SDG

PS – Here’s the video I thought I’d share on Frustration – can’t help it, it’s Ray Romano and Grover.

In the School of Prayer

Now Jesus was praying in a certain place, and when he finished, one of his disciples said to him, “Lord, teach us to pray, as John taught his disciples.” (Luke 11:1)

There is a scene from Shakespeare’s Hamlet in which Hamlet plans to kill his uncle Claudius, but cannot because Claudius is praying, and Hamlet would not want Claudius’ soul to be cleansed and rise to heaven. Setting aside the unbiblical and misguided understanding of salvation, what has always resonated with me in this scene in Claudius’ comment after he rises from prayer. In great irony, Claudius has found no comfort in prayer, saying, “My words fly up, my thoughts remain below” (III.iii.96). His prayers have been insincere, ineffective, and his soul remains unchanged in prayer.

Often have I shared this feeling when rising from prayer.  I draw near to the Lord, but feel my words have merely bounced around the room; never penetrating the roof, much less the throne room of grace. How can I be prepared for an eternity before God in His new Heaven and new Earth, when I grow weary after 15 minutes in prayer?

Spiritual disciplines require a similar approach in training as physical disciplines.  If you want to run a marathon, you start by running 1 mile. If you want to grow in prayer, then you must start praying.  Pray, seeking God’s Holy Spirit to give you the words to pray, to give you a spirit of prayer, to increase your passion for praying.  The old puritans taught, “pray until you pray.”

So I’ve decided this year to enroll myself in the school of prayer.  To sit under the teaching of God’s Word, reading and studying the prayers of scripture to increase my heart for prayer.  I’ve picked up a couple of books on prayer, and some collections of puritan prayers, and those will help – but the most important part is simply to pray.

I was reminded recently that prayer is not the work of the Church, it is the very heart of the Church. Without prayer there is no connection with God, no seeking His face, no being led by His Spirit. Without prayer, all the labors of the Church are in vain. So let us then ask the Lord to teach us to pray; and may we know the great power of prayer as it is working (James 5:16).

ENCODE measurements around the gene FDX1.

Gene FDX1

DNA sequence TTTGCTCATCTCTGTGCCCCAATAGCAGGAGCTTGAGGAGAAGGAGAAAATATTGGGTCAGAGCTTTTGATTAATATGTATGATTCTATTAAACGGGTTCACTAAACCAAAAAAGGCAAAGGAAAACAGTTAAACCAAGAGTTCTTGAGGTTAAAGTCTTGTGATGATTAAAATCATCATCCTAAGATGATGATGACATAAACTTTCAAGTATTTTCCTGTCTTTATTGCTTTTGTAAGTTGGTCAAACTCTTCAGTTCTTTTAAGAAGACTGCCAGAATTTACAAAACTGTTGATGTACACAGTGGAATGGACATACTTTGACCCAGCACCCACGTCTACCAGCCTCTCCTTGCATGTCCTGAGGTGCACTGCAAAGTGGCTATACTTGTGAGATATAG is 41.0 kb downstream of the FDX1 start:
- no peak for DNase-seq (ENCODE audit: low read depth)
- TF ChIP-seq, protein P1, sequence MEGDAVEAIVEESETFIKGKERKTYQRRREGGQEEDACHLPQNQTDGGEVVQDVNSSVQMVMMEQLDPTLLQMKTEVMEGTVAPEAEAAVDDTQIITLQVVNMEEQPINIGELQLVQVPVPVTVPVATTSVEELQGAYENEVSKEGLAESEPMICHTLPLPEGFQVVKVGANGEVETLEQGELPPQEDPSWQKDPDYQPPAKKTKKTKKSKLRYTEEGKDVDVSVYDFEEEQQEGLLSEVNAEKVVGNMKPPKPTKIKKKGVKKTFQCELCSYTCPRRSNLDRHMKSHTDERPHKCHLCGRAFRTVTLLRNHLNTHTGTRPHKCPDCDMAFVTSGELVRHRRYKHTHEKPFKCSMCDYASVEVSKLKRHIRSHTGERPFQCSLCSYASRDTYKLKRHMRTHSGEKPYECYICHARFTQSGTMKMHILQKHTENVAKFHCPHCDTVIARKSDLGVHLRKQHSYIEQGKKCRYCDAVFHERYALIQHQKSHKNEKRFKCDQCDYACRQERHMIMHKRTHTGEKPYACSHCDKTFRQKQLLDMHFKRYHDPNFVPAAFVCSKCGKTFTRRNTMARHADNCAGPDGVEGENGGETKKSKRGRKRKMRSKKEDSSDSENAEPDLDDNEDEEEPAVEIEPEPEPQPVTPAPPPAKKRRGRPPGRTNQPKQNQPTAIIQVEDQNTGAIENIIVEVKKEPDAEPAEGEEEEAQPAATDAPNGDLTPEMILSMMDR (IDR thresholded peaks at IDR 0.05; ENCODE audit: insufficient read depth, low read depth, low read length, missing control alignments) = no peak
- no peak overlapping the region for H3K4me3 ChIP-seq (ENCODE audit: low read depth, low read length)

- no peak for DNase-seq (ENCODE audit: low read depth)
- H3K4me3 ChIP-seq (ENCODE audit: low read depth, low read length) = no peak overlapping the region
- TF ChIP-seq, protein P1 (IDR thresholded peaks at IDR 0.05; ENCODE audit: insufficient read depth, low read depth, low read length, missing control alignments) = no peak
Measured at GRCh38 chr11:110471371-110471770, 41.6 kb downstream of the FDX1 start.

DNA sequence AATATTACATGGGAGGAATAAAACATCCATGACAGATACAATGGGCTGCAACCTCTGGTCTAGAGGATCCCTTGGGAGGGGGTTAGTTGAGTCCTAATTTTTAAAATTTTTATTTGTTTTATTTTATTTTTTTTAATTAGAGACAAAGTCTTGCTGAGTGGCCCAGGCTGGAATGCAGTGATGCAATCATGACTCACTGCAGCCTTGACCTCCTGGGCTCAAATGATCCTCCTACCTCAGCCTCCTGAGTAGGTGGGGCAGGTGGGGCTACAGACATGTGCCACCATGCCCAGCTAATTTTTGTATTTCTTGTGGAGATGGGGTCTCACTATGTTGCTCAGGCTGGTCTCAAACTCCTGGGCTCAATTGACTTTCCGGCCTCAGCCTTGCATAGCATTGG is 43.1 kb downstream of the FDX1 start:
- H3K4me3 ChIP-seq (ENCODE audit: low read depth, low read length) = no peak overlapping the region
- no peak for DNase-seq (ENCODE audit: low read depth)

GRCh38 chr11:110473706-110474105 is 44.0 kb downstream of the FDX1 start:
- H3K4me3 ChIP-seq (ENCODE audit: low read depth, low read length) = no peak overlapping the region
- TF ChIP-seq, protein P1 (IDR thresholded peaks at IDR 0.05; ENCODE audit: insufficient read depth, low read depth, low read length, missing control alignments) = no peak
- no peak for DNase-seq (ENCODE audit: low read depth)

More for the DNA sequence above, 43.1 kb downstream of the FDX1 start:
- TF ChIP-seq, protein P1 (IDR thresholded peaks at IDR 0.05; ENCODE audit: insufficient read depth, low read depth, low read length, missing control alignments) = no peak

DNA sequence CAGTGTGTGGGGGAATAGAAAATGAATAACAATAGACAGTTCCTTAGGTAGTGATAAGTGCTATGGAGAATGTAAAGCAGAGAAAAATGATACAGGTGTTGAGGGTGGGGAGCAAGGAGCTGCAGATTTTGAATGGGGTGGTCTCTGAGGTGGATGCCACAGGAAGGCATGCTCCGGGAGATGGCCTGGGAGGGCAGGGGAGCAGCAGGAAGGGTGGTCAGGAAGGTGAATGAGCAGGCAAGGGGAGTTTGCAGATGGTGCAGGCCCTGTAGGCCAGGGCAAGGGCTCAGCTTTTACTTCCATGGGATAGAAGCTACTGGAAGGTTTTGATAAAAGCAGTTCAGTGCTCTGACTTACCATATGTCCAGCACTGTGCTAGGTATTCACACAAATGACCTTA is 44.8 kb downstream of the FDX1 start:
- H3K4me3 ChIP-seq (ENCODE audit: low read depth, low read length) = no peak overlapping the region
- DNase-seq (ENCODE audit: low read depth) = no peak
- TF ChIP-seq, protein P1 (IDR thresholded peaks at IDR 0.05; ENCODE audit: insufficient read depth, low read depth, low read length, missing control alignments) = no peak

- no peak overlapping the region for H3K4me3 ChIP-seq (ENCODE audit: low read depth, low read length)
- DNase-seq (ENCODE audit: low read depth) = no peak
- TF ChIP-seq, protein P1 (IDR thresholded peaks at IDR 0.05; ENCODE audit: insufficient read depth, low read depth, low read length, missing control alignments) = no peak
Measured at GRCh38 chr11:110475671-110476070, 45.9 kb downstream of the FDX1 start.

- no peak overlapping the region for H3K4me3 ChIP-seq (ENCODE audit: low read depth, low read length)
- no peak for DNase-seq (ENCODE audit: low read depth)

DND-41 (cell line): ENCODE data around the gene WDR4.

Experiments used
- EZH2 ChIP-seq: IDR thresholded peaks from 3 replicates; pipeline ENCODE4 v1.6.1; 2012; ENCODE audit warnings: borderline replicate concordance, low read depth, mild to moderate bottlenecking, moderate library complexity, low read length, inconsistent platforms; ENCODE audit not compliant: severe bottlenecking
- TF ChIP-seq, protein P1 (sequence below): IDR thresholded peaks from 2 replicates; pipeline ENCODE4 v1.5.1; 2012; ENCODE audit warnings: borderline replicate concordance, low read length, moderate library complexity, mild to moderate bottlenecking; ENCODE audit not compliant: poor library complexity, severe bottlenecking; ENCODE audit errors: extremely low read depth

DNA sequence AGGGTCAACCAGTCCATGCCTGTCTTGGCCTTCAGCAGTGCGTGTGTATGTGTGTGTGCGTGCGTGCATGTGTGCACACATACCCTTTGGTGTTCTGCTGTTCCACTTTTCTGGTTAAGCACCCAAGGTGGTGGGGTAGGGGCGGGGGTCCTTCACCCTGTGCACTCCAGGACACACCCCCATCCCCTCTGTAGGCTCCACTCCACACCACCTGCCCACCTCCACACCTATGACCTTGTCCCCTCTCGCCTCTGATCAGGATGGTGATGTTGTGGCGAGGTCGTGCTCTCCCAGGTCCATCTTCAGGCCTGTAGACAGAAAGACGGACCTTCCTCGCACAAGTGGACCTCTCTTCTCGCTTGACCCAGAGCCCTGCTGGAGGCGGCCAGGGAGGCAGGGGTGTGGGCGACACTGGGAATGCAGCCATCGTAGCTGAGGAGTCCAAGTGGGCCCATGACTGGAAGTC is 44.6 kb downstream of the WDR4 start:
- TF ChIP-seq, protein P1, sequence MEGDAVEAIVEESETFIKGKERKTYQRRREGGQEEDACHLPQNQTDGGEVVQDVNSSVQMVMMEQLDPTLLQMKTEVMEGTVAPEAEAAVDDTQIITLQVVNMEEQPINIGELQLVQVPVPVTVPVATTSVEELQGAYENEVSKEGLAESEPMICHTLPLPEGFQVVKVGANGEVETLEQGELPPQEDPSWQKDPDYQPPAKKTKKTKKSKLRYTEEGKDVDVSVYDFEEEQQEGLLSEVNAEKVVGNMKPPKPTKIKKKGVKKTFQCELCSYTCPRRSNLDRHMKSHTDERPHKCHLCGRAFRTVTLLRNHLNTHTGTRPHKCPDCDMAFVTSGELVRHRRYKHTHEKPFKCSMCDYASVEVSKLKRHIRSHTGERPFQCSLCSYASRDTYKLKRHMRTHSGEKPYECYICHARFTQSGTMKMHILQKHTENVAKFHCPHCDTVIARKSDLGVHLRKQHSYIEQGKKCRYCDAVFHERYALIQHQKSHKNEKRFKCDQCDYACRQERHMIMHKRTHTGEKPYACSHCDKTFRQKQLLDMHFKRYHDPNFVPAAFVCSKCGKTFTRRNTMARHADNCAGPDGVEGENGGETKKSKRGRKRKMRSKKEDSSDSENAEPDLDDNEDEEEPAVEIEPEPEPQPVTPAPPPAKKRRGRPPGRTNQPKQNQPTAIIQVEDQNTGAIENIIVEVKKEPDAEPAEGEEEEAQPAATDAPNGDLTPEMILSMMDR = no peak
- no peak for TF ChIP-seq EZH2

I’ve added here some of the bullet points from the opening chapter of D.A. Carsons, A Call to Spiritual Reformation: Prioritiees from Paul and His Prayers (Baker Books, 1992, Grand Rapids, MI) Digital Copy.

  1. Much praying is not done because we do not plan to pray. We do not drift into spiritual life; we do not drift into disciplined prayer. we will not grow in prayer unless we plan to pray.
  2. Adopt practical ways to impede mental drift. Vocalize your prayers, pray over the scriptures, make prayer lists, journal your prayers – find ways to keep your mind focused on the act of prayer.
  3. At varies periods in your life, develop, if possible, a prayer partnership. Seek someone to teach you to pray, or someone you can teach. Prayer-partner relationships are as valuable for the discipline, accountability and regularity they engender as for the lessons that are shared.
  4. Choose models – but choose them well. Listen to others pray. Read books of prayer. Study their content, their breadth, their passion, their unction – but do not ape their idiom.
  5. Develop a system for prayer lists. Whatever the system, use prayer lists.
  6. Mingle praise, confession, and intercession; but when you intercede, try to tie as many request as possible to Scripture. One of the most important elements in intercession is to think through, in the light of Scripture, what it is God wants us to ask for.
  7. If you are in any form of spiritual leadership, work at your public prayers. Public prayer ought to be the overflow of one’s private praying.
  8. Pray until you pray. Pray long enough and honestly enough that you get past the feeling of formalism and unreality that attend not a little praying.